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Jason Bahamundi is a marketing specialist with Sonix Studio, a web development, design, SEO and hosting firm with offices in Green Bay, Wisconsin and Dallas, Texas. An MBA graduate from Iona College in New Rochelle, NY with a BS in Marketing from SUNY-Oswego Jason started his career in marketing in the television industry creating marketing plans for Fortune 500 companies including Pfizer, Clorox, Kraft and Darden Restaurants to name a few.
Jason is not only a marketing professional, but also an Ironman triathlete, which is to say that he knows no limits. Being able to be creative on the fly is one of his assests and has benefited him and his clients along the way.
Excellent point Avtar. I had not thought about that. Just like the overuse of hashtags I could see the overuse of tagging.
In your example, a small shoe store could conceivably tag Nike, Adidas, Reebok and many many more which would essentially become a new form of spam.
This is a great post and what you see as the common thread through them all is their personality. I have written about this before on our company site that you have to be yourself on social media and not anybody else because your target market is going to buy from you not from some idea of you.
My favorite brands on social media are IronmanTri. Of course I am an Ironman athlete but they provide you with insight into the sport of triathlon, great articles about the sport in terms of nutrition and training but the biggest catch is the pictures and videos that they have. It always touches a nerve in a good way.
Thank you Lorien
One of the ways we use the hashtags is to find out who the influencers are. Who is actually re-tweeting your messages and how big of a following do they have. Then reach out to them individually so that you build a rapport with them and have 'hired another salesperson' without having really hired them (or paid them!)
Developing these relationships and engaging them, especially in public, is a tremendous asset to have and utilization of the hashtag is probably the best way to do it.
Thank you Larry. Very informative piece.
It makes so much sense to me that I am sort of surprised they did not do this earlier. With everything being so fragmented we just want to see what is relevant to us and I think social graph provides that.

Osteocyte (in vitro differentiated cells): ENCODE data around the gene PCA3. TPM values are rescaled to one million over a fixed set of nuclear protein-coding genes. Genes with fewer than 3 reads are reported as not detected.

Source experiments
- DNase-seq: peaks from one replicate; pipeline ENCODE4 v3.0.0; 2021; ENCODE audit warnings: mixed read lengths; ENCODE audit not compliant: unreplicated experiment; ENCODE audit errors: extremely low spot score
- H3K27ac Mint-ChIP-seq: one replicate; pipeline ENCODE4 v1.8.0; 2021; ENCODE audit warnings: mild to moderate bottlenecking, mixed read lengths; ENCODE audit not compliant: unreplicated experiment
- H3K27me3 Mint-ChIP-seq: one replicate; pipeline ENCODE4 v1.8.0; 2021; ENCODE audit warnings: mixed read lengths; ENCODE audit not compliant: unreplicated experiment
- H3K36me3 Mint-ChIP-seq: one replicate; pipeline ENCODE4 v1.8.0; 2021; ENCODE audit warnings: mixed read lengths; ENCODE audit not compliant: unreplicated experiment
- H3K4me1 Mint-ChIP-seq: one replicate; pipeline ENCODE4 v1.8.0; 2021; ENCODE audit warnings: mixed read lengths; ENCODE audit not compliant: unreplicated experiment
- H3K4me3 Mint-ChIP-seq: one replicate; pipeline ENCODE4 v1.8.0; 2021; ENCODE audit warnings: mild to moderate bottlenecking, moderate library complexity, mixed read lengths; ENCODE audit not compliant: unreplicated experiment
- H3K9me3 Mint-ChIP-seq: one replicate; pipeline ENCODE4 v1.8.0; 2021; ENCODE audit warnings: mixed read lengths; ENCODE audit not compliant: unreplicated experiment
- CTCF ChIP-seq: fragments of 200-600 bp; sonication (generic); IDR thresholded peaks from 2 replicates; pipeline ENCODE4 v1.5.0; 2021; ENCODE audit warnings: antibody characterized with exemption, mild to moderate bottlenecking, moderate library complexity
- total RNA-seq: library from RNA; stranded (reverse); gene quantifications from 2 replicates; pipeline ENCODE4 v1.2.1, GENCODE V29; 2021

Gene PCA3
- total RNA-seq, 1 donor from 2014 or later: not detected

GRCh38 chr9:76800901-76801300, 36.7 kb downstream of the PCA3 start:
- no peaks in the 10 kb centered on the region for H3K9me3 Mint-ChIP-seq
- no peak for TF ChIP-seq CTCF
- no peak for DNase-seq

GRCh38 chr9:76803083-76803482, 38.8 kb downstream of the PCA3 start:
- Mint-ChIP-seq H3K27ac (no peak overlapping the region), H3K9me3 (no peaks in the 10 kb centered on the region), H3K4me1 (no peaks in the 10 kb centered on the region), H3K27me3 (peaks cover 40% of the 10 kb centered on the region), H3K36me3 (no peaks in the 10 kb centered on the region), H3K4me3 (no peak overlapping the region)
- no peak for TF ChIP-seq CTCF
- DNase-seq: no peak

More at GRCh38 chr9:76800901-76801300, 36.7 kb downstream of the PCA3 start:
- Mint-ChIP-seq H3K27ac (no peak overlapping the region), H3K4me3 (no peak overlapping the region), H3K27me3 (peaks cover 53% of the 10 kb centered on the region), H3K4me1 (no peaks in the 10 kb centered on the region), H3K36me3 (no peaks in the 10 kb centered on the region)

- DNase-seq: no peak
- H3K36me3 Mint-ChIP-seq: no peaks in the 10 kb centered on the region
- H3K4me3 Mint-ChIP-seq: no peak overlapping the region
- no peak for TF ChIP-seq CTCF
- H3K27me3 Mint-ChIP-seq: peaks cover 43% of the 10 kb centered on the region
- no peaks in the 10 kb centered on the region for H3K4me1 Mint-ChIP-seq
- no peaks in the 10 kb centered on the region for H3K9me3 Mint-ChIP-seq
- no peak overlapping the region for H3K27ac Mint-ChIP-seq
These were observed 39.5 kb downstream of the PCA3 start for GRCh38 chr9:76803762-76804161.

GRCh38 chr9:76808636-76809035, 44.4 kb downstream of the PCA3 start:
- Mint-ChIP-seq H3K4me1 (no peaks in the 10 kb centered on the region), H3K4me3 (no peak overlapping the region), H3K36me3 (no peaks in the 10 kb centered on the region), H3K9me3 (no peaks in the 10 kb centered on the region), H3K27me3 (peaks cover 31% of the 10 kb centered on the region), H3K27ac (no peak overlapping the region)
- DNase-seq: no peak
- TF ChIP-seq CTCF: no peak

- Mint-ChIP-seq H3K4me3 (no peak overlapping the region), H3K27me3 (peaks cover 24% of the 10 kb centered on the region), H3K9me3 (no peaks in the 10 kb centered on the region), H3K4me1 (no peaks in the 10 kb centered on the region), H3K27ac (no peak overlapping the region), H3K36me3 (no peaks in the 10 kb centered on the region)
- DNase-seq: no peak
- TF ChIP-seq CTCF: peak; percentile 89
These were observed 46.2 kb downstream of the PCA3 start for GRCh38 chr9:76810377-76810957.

I also believe that we will see an upward curve in market share for Bing since they are tied together. Google will have to get creative to keep this from taking away too much market share and it might be a bigger promotion of G+ as that hasn't taken off as much as one would expect being that it is Google.
All of this is to say that users of both Facebook and Google will be happy because they will be able to search for data that is truly relevant to them even with the paid placements.
Stephen is correct in that being constructive is more important than being critical because after all this is about being social and social doesn't mean ending a conversation with criticism and walking away.
We are all (as business leaders) looking to develop good/great content for our blogs and social media outlets and there are times when it doesn't happen. At that point walk away and work on something else because inevitably an idea will spark a creation and you'll be back at it.
I think people get caught up in the number of times they need to post rather than the quality. I would rather see somebody (a business) post quality content on a smaller scale than garbage content on a larger scale. Reason being is that if it is garbage content on a larger scale I will inevitably miss some good content when it is posted because I am frustrated by the lack of it.
I agree with Kent on this regarding endorsements for LinkedIn. I posted recently that I received a bevy of endorsements around the New Year and thought it might be people's resolutions to be nicer in 2013. The majority of the people don't know my work so I'm not sure why they are endorsing me. If it is because they want me to endorse them back then they are barking up the wrong tree. I treat the endorsements like recommendations/referrals and do not just hand them out.
Now if we look at endorsements for businesses on Facebook and Twitter I think they would have some merit especially in the example above. A restaurant could be great at one or two items but just average at the rest of their menu so endorsing those dishes would allow visitors to their Fan Page a look into what to order.